reason to question him about it. Instead, Kessler testified
he noticed Juror 58 had some military experience, his son was
a police officer, and they both had knowledge about guns.
Kessler remembered conceding ineffective assistance of
counsel for failing to follow up with Juror 58 after reading
the book at trial and stated he never stated that on the
record before. Kessler explained he said he was ineffective
to try to force the circuit court to allow trial counsel to
question Juror 58 about the book or remove him from the jury.
Kessler testified had he asked follow-up questions about the
book, he would have moved to strike Juror 58 for cause.
motion court found it was reasonable for trial counsel to
focus their attention on Juror 58's relationship with his
police officer son and the impact that might have had on his
ability to be a fair and impartial juror rather than on Juror
58's participation in a hobby or profession that had no
bearing on his suitability as a juror in this particular
case. This Court agrees.
counsel articulated strategic reasons why they chose not to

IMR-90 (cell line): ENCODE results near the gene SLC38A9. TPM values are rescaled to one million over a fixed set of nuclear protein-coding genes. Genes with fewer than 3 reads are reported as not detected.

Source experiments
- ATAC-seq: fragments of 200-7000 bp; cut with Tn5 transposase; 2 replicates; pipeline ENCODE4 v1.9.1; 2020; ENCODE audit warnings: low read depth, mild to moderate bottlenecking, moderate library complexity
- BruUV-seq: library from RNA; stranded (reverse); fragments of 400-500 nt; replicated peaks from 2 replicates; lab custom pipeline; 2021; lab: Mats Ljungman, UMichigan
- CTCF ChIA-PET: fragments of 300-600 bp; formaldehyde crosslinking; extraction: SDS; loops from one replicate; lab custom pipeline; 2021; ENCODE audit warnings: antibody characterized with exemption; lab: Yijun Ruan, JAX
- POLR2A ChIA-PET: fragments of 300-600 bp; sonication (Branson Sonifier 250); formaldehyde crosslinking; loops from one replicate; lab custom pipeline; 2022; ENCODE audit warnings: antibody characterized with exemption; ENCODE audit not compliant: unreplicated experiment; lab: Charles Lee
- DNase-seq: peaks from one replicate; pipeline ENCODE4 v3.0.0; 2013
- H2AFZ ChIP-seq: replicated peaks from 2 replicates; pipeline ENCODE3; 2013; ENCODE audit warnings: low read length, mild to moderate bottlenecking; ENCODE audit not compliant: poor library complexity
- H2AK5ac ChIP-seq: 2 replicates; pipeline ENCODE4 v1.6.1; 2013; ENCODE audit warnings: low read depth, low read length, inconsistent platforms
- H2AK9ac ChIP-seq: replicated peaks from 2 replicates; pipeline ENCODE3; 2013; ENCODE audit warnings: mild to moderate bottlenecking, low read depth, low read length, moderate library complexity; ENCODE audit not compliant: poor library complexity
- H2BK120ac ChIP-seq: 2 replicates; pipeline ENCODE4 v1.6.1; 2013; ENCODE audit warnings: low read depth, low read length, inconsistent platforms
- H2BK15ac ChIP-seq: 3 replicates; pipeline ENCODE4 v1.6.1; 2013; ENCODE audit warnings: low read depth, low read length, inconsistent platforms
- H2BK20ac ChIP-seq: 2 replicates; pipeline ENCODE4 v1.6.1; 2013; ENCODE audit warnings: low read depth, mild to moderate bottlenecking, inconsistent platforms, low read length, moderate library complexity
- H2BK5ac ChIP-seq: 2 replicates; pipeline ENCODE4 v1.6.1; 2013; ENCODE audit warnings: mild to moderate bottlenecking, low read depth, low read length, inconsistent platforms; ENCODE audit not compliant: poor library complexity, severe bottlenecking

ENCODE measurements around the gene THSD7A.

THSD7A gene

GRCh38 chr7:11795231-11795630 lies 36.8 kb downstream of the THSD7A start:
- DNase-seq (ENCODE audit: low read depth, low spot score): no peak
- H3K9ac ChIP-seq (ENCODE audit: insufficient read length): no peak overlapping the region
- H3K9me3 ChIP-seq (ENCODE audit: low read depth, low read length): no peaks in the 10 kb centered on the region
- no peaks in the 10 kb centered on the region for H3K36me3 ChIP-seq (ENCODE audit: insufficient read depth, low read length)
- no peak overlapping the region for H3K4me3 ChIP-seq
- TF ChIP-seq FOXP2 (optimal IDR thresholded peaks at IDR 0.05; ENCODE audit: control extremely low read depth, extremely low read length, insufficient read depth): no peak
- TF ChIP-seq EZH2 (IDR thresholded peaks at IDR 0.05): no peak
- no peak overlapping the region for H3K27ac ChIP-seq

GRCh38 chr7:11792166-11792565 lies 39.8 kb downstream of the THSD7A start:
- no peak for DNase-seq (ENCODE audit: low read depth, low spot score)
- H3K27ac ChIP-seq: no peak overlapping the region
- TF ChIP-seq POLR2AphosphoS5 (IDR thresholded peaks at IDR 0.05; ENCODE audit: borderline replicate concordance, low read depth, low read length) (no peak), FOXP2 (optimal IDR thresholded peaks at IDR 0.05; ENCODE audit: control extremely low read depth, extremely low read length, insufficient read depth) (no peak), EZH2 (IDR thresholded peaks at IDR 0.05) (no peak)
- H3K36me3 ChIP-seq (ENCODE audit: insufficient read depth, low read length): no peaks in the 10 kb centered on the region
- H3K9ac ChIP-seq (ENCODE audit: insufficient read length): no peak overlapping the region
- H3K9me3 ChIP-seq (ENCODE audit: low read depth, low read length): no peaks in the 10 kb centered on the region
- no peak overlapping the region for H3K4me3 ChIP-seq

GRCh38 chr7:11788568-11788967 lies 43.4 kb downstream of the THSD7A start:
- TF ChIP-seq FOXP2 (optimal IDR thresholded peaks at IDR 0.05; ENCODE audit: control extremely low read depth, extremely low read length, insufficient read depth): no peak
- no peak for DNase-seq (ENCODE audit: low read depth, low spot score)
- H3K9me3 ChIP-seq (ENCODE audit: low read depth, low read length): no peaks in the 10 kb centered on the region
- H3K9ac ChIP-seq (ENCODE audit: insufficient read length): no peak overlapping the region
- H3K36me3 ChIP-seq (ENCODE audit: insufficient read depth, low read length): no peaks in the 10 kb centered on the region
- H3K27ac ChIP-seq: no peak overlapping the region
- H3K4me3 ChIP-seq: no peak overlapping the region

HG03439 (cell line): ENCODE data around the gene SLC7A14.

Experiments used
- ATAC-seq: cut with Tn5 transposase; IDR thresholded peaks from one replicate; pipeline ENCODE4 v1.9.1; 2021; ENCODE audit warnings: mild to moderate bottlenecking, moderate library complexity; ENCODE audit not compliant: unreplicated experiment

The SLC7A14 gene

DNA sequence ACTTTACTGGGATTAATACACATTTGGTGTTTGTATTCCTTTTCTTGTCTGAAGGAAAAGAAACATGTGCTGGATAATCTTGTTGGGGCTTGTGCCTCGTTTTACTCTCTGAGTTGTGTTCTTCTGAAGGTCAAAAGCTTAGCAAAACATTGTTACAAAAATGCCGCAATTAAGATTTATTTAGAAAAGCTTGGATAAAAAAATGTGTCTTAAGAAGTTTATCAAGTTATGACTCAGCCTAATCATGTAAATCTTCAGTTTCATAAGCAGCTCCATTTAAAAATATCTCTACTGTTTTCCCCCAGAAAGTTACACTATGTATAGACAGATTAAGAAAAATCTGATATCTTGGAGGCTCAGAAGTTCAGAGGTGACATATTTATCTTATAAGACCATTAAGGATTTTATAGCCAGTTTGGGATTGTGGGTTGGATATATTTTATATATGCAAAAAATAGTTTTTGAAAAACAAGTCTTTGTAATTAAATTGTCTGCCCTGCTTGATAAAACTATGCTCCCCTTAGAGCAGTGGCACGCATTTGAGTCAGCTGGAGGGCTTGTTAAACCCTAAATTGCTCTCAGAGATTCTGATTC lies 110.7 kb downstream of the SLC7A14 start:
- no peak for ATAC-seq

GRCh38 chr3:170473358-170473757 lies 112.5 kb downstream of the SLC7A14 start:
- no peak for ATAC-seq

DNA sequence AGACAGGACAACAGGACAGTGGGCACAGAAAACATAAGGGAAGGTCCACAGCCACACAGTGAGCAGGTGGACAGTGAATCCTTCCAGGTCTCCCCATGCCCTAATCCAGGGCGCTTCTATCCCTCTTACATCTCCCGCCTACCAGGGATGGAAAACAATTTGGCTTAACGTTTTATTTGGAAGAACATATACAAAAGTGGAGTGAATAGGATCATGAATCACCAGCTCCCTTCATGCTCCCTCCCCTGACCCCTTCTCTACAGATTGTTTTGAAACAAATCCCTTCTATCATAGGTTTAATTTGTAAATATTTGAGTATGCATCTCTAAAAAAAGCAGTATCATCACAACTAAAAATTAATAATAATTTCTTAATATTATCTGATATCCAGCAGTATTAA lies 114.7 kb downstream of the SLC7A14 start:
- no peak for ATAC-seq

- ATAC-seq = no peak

question Juror 58 about being a published author. Trial
counsel explained the case involved the murder of a law
enforcement officer and contradictory ballistics evidence.
Trial counsel questioned Juror 58 regarding his son being a
police officer and his knowledge of guns, which were crucial
parts of their trial strategy in selecting jurors and in
presenting their theory of the case. "It is not
ineffective assistance of counsel for an attorney to pursue
one reasonable trial strategy to the exclusion of another,
even if the latter would also be a reasonable strategy."
Clayton v. State, 63 S.W.3d 201, 207-08 (Mo. banc
also attacks Juror 58's veracity due to his
characterization of the book as "a love story" in
the face of its graphic nature criticizing the criminal
justice system. After careful review of the book, Juror 58
accurately described the overall storylines within the book
as "[s]ome of them are very violent, some are heart
rendering, some will make you laugh, some will make you cry
and some will make you feel anger." However, even if
this Court rejected Juror 58's primary characterization
of his book as "a love story," mere authorship of a
book expressing unfavorable views of the justice system over
the course of six pages does not prove Juror 58 personally